Hypothyroidism predicts worsened prognosis in patients undergoing percutaneous coronary intervention

Ben Cohen*, Tamir Bental, Liat Perl, Hana Vaknin Assa, Pablo Codner, Katia Orvin, Yeela Talmor Barkan, Amos Levi, Ran Kornowski, Leor Perl

*Corresponding author for this work

Research output: Contribution to journalArticlepeer-review

1 Scopus citations


Background: The link between thyroid dysfunction and cardiovascular disease is well established. Hypothyroidism has been significantly associated with increased risk of dyslipidemia, atherosclerosis and heart failure. However, little is known regarding its effect on patients undergoing percutaneous coronary intervention (PCI). Aim: The aim of study was to examine the impact of concomitant hypothyroidism on mortality and major adverse cardiac event (MACE) in patients undergoing PCI. Methods: The Rabin Medical Center PCI registry includes all consecutive patients who have undergone PCI between 2004 and 2020. We identified patients with prior diagnosis of hypothyroidism, and compared rates of mortality and MACE (comprising death, myocardial infarction, target vessel revascularization and/or coronary bypass surgery). Results: Among 28,274 patients, 1,922 (6.8%) were found to have hypothryoidism. These patients were older (70.3 ± 10.4 vs. 66.0 ± 11.8 y.o, P < 0.001) and more likely to be women (34.2% vs. 26.1%, P < 0.001). They had a higher prevalence of atrial fibrillation (10.8% vs. 7.7%, P < 0.001), chronic renal dysfunction (25.1% vs. 18.7%, P = 0.04) and dementia (2.9% vs. 1.8%, P = 0.004). PCI was performed on ACS setting in 52–54% of patients in both groups (p = 0.569). Unadjusted 5-year rates of all-cause mortality (26.9% vs. 20.3%, P < 0.001) and MACE (40.3% vs. 29.4%, P < 0.001) were higher for hypothyroid patients. A propensity match score was able to form 672 matched pairs of HT and control patients, showing similar results. Moreover, following multivariate analysis, TSH as a continuous parameter was associated with a higher risk of mortality and MACE (HR, 1.06 per additional 1 mIU/L; CI, 1.02–1.11; P < 0.001 and HR, 1.07; CI, 1.02–1.12; P < 0.001, respectively) at 5-year follow up. Conclusion: In our study, hypothyroidism confers worse outcomes in patients undergoing PCI. Further research is needed to establish effective ways to mitigate this augmented risk.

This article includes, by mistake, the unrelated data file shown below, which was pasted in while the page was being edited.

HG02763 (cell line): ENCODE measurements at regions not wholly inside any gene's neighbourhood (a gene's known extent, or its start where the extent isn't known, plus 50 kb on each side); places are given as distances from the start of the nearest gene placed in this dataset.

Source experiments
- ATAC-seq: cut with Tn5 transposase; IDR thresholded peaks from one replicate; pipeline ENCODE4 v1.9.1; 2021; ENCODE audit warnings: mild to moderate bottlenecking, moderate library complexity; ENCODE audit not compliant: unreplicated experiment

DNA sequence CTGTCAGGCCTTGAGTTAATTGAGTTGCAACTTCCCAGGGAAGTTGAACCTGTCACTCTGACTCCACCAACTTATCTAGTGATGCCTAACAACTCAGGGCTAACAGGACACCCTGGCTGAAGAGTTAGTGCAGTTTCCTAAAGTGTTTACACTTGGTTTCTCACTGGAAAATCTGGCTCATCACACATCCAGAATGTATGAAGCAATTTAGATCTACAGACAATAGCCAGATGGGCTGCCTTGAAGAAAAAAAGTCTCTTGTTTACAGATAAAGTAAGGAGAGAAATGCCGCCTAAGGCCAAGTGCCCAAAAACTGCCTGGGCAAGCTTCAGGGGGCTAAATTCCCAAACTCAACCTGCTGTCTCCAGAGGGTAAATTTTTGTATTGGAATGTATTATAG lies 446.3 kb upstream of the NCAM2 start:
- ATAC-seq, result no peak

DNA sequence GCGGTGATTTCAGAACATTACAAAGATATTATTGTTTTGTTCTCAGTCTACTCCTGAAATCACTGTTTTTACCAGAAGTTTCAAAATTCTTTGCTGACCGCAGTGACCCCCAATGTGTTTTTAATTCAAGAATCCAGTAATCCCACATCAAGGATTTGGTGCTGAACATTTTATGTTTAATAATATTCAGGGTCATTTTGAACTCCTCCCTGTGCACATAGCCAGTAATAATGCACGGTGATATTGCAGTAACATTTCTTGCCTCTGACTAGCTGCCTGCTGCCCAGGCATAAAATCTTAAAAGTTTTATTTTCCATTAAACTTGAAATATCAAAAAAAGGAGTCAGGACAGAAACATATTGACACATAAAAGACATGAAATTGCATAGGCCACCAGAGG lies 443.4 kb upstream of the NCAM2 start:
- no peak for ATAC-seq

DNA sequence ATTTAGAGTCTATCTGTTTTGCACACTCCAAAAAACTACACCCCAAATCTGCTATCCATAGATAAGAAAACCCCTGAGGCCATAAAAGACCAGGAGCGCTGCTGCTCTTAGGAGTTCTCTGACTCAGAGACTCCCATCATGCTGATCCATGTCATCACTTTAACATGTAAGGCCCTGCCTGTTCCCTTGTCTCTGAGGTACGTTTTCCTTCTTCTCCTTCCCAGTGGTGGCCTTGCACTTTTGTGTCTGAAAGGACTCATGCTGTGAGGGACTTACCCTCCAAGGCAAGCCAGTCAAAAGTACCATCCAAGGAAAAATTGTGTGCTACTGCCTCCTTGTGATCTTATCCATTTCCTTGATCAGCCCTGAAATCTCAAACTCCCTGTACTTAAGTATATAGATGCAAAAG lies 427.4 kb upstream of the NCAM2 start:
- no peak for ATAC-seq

Original languageEnglish
Article number984952
JournalFrontiers in Cardiovascular Medicine
StatePublished - 29 Nov 2022


  • hypothyroid
  • ischemic heart disease
  • major cardiovascular adverse event
  • outcomes
  • percutaneous coronary intervention (PCI)


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